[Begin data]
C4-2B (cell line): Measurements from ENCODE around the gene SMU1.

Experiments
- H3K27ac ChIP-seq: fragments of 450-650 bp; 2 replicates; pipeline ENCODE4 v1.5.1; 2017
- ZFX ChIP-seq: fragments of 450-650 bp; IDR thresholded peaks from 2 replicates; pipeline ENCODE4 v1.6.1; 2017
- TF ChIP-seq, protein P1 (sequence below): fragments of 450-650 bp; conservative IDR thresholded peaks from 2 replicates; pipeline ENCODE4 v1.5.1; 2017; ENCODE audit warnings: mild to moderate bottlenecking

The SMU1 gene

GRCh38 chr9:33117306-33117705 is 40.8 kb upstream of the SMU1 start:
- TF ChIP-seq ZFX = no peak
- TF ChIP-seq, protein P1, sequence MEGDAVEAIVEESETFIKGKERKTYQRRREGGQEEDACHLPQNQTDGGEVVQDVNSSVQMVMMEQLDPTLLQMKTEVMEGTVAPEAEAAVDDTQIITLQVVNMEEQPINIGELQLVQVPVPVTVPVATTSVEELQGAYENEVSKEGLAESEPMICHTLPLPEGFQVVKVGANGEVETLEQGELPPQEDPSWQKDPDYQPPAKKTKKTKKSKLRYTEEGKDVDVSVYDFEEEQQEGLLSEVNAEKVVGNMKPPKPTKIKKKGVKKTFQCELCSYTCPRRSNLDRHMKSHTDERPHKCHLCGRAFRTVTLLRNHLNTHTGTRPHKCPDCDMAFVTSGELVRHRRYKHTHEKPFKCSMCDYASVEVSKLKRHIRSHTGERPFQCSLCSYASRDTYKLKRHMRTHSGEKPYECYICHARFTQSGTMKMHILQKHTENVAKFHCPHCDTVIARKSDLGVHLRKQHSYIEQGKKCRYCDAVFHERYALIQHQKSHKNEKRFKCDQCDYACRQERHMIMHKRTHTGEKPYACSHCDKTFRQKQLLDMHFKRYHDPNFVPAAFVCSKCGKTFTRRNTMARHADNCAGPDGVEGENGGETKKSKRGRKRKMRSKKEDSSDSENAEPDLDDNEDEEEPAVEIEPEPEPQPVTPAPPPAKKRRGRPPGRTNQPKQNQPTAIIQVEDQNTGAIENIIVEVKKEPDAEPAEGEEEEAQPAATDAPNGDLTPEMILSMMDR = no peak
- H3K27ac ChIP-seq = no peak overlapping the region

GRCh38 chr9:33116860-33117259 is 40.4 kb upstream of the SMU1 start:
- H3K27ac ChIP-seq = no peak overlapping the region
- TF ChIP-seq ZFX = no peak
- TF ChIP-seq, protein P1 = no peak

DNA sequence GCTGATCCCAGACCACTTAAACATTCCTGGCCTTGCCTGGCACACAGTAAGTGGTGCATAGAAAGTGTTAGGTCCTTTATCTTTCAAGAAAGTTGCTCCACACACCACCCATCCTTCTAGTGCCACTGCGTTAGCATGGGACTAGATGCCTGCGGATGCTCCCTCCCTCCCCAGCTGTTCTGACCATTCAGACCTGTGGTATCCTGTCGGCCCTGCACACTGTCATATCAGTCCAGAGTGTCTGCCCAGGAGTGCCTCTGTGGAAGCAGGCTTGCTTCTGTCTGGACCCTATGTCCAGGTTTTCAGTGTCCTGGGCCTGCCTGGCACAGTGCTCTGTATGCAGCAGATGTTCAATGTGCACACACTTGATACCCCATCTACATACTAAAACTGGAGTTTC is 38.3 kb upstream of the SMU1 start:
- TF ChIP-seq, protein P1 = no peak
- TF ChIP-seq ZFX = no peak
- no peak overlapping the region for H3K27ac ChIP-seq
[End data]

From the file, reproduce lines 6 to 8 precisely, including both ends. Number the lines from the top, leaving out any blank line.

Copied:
The SMU1 gene

GRCh38 chr9:33117306-33117705 is 40.8 kb upstream of the SMU1 start:
- TF ChIP-seq ZFX = no peak